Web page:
The struggles of most of the world’s top players gave a chance for others to shine. 16-year-old Javokhir Sindarov took over from Nodirbek Abdusattorov as the Uzbek star to watch as he raced to a brilliant 7.5/9, including beating fellow high-flyer Shakhriyar Mamedyarov with the Evans Gambit!
Two losses followed, but Javokhir’s 8.5 at the end of the day still leaves him level with Magnus, Hikaru and co. 14-year-old Polish FM Jan Klimkowski started with 4/5 before leaving a piece en prise against Germany’s Rasmus Svane, who picked up the scalps of Fabiano Caruana and Vladislav Artemiev.
Ukraine’s Martyn Kravtsiv started with 6.5/7 before losing to Vladimir Fedoseev, and the 2017 World Rapid silver medalist was unbeaten until meeting his match in former World Blitz Champion, Levon Aronian.
Levon said he was battling jet-lag after having flown straight from the US — for the first time he’s playing an event under the US flag — but at the board perhaps the most danger he was in was from the dress code regulations!
He racked up an impressive 10/12, with the consecutive wins over Grischuk, Duda and Fedoseev particularly striking.
There was just one moment of panic in the final game against Daniil Dubov, when 28…Qa5! appeared on the board.
I blundered. I didn’t see that he has this Qa5 resource, but luckily for me I have 29.Rc1!, which keeps things under control.
After 29.Rc1! Bxa6 30.Rxe7 Rxe7 31.Qb8+ Bf8 32.Bh6! mate was unstoppable.
In second place is the first African player ever to cross 2700, Egypt’s Bassem Amin. He won eight games, drew three and suffered just one defeat on the way to 9.5/12, though he admitted he’d played some crazy games.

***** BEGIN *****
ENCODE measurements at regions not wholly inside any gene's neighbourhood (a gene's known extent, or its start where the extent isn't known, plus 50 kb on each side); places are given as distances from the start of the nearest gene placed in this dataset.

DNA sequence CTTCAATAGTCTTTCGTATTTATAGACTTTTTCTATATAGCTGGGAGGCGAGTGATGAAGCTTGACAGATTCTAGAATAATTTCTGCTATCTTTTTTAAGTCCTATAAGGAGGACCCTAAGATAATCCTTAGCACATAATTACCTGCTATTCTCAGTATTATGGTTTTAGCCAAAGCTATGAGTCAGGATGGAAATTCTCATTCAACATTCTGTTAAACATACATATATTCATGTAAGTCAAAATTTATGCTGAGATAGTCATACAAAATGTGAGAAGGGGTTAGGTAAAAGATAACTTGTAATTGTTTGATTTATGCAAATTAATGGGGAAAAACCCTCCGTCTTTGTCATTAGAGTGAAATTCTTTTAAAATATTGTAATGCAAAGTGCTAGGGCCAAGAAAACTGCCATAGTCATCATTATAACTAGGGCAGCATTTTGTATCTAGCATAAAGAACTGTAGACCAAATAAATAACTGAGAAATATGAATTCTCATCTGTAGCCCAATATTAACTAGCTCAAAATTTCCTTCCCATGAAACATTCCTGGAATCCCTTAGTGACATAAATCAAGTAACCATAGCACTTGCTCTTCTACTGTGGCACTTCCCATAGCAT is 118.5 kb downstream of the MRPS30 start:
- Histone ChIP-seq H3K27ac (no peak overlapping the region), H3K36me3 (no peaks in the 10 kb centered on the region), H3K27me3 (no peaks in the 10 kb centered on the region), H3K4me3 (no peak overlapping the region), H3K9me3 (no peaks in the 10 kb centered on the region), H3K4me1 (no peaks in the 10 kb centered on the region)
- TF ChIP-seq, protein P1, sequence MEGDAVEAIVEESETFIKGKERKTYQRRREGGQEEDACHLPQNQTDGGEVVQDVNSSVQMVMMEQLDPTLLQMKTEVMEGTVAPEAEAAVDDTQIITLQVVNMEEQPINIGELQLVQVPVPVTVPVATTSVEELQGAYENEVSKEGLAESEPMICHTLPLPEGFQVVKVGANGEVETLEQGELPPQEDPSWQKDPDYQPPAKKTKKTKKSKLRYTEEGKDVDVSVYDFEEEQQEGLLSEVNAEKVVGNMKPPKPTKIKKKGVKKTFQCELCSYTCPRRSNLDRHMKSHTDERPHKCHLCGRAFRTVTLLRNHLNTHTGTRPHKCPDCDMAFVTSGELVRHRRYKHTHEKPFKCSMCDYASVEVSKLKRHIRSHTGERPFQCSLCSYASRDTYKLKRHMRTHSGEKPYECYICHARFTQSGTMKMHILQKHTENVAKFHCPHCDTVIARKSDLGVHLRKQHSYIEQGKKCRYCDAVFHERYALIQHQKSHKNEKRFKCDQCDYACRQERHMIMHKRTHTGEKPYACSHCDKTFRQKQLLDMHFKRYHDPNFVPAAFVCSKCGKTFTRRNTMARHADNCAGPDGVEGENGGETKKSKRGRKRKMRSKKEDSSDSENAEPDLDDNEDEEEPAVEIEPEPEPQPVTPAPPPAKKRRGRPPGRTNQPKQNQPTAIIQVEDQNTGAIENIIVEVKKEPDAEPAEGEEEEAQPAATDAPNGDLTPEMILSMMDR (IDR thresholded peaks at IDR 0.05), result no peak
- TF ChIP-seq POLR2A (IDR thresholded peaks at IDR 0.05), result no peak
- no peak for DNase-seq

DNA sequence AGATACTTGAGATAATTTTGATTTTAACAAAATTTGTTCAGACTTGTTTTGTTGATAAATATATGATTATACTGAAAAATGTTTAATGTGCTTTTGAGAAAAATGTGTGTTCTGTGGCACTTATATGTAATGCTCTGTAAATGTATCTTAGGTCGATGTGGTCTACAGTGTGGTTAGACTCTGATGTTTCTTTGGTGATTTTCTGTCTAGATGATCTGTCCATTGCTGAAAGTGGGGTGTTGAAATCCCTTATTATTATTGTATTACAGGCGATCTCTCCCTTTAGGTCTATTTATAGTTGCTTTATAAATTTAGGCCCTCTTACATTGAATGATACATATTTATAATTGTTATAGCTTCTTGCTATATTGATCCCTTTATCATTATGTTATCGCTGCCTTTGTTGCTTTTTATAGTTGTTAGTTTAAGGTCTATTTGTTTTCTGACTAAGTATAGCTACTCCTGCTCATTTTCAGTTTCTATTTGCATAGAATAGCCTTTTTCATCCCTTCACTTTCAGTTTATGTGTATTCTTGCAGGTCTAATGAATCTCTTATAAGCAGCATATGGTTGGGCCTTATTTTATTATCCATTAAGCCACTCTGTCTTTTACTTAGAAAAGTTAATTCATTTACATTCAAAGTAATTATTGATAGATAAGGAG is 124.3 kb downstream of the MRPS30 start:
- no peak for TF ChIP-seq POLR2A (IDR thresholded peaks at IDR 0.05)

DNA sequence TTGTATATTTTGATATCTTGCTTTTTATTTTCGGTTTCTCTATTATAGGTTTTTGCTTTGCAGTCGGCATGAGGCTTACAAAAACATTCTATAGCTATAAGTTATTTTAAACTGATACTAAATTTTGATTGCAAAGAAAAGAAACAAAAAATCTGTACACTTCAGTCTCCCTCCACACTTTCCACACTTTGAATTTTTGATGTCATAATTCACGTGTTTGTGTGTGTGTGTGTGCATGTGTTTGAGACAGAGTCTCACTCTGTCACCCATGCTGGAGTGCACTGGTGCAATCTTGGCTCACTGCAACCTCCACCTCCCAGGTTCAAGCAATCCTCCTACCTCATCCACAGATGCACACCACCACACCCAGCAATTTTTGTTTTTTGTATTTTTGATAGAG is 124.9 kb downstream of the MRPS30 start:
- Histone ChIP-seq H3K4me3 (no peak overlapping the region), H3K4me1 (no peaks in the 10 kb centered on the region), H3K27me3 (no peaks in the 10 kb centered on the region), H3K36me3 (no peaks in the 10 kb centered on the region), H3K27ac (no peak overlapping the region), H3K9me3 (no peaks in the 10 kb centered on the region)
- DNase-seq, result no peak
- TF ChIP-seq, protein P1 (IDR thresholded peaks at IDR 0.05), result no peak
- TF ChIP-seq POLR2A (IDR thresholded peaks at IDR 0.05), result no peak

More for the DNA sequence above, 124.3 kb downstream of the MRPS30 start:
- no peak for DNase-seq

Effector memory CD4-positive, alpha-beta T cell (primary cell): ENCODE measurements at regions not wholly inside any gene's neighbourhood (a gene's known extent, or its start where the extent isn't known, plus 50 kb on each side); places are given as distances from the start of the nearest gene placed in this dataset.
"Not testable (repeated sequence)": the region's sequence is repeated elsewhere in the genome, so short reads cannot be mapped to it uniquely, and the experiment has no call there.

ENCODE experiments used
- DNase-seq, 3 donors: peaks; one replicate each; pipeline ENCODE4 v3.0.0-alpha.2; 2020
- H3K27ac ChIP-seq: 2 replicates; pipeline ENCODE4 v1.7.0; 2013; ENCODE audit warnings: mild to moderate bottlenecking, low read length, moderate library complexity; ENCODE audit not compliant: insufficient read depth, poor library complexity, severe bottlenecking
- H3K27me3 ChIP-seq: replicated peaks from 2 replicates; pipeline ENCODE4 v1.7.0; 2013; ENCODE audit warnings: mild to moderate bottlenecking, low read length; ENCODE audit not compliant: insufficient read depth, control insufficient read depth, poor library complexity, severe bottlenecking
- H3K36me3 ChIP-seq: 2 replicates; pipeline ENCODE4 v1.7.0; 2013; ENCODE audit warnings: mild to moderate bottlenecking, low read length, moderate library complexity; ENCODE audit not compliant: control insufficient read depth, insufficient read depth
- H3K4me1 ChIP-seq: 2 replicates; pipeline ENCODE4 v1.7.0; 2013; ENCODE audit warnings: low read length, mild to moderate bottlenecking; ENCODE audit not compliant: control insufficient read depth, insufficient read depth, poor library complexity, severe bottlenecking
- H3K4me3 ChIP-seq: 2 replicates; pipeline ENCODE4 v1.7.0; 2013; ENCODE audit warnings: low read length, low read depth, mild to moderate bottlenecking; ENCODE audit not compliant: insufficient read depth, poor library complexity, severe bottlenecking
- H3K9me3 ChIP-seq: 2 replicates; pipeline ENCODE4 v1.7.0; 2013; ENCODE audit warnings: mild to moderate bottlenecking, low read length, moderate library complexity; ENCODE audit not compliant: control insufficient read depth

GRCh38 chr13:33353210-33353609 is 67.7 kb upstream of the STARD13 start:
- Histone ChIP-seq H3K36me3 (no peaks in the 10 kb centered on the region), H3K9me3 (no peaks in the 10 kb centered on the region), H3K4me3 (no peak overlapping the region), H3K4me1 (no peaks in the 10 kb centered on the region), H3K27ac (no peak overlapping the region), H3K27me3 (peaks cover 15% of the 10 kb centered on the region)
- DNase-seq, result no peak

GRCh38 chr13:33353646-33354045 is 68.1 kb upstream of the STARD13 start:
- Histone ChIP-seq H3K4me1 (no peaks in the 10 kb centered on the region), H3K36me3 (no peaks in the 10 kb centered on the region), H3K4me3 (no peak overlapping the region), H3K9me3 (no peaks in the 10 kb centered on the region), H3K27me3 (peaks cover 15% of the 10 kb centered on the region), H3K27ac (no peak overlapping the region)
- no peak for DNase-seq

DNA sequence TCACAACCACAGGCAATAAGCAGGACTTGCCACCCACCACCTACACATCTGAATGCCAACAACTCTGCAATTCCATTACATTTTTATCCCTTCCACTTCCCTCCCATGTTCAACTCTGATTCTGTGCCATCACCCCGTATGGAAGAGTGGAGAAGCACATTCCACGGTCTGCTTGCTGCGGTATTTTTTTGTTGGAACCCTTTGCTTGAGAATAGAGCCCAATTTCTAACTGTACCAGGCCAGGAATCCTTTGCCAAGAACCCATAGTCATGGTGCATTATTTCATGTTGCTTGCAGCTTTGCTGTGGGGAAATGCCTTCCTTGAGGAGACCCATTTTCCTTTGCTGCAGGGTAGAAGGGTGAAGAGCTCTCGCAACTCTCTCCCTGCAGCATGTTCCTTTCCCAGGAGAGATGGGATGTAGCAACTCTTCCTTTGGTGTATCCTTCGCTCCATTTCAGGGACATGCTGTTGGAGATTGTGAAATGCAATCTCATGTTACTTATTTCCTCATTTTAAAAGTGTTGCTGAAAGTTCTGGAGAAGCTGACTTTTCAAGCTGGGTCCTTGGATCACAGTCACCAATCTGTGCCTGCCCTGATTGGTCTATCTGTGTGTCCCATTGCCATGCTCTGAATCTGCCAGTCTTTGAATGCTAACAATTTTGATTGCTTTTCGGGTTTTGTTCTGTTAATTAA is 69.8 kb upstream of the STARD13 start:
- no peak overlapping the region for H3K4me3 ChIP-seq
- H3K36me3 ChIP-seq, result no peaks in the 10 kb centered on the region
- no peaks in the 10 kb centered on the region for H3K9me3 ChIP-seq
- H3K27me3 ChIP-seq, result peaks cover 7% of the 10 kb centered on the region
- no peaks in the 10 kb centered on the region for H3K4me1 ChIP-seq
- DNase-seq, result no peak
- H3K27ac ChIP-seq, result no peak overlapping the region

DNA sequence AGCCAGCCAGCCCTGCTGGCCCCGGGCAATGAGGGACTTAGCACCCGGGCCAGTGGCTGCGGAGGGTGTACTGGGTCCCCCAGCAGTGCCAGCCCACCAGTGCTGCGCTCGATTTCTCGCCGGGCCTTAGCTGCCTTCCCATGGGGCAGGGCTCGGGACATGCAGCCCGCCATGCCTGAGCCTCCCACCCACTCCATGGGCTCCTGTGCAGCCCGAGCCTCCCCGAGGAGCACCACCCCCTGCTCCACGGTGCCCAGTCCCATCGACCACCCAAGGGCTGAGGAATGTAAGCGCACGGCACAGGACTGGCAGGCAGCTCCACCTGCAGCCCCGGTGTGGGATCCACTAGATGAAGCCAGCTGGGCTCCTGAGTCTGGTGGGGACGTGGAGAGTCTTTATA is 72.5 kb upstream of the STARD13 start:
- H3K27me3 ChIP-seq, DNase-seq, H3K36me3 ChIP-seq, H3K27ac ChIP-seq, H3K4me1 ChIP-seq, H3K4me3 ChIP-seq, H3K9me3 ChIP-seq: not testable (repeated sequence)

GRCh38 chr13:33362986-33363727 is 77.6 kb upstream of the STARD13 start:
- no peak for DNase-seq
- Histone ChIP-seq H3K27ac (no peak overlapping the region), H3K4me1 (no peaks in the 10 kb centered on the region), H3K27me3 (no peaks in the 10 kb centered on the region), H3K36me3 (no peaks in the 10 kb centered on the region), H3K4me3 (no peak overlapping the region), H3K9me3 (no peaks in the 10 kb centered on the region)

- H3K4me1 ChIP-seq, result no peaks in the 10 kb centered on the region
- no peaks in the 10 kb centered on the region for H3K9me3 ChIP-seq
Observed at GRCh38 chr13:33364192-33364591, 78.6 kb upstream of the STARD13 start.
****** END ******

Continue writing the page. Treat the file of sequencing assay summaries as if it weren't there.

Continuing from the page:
Up on the position and the clock, Maxime Vachier-Lagrave remarkably lost this position with the white pieces!
64.Bf6! was still winning, while after 64.Kxe4? Kxh4 White had no more than a draw. As so often in such cases, things went from bad to worse for Maxime.
80…Qg2+! was the final winning touch, and White can’t stop the b-pawn queening.
Half a point behind Bassem is 21-year-old Parham Maghsoodloo, who had a slow start but picked up pace and won his last four games, including against MVL, Mamedov and Duda. He said afterwards the trick was to stop dreaming about particular scores and to relax, taking the pressure off himself!
The standings look as follows at the top going into the final day of the event, with all the players listed in with some chance of claiming the title if they can go on a run in the final nine games.
Of course it wouldn’t be a blitz event if it wasn’t overflowing with blunders. Perhaps the most spectacular moment saw 18-year-old Polish Grandmaster Pawel Teclaf successfully build a fortress against Armenia’s Tigran Petrosian.
Here any move such as 60.Rg4, 60.Rh4 or 60.Rf4 holds, but after 60.Re2+? Kc3! suddenly mate on b2 is unstoppable. A devastating blow, but not as dramatic as what followed!
It’s unlikely others were in quite such physical danger, but it’s enough to pick any round, here Round 3, to find all kinds of moves that blunder checkmate, or pieces.
Of course there are brilliancies as well. In the same round Maxime Vachier-Lagrave beat Ivan Cheparinov after an extravagant king march. The computer points out some ways for Black to turn the tables, but finding such nuances in blitz is tough, and the concept deserved to succeed!
Meanwhile Nodirbek Abdusattorov isn’t the only 17-year-old prodigy shaking the chess world. Bibisara Assaubayeva from Kazakhstan finished runner-up in the World Rapid Championship and goes into the final day of the Blitz as the sole leader, after scoring a brilliant 8/9.
She lost just one game, to Valentina Gunina, but bounced straight back to beat Women’s World Rapid Champion Alexandra Kosteniuk.
19…Ne3! 20.fxe3 Rxd3 saw White’s defences crumble.
Alexandra, Humpy Koneru and Zhansaya Abdumalik are a point behind, with 20-year-old Vaishali in 2nd place on 7.5/9. While Bibisara lost to Gunina, Vaishali beat her in just 20 moves, with 16…Rfc8? a losing mistake.
17.Nxc6! was the winning move. 17…Qxc6 18.Nd4! wins either the queen or the bishop on h5, so Valentina tried 17…Bxf3 and allowed herself to be mated with 18.Ne7+! Kh8 19.Nxc8 Bxe2 20.Qf8#
The standings look as follows in the women’s event.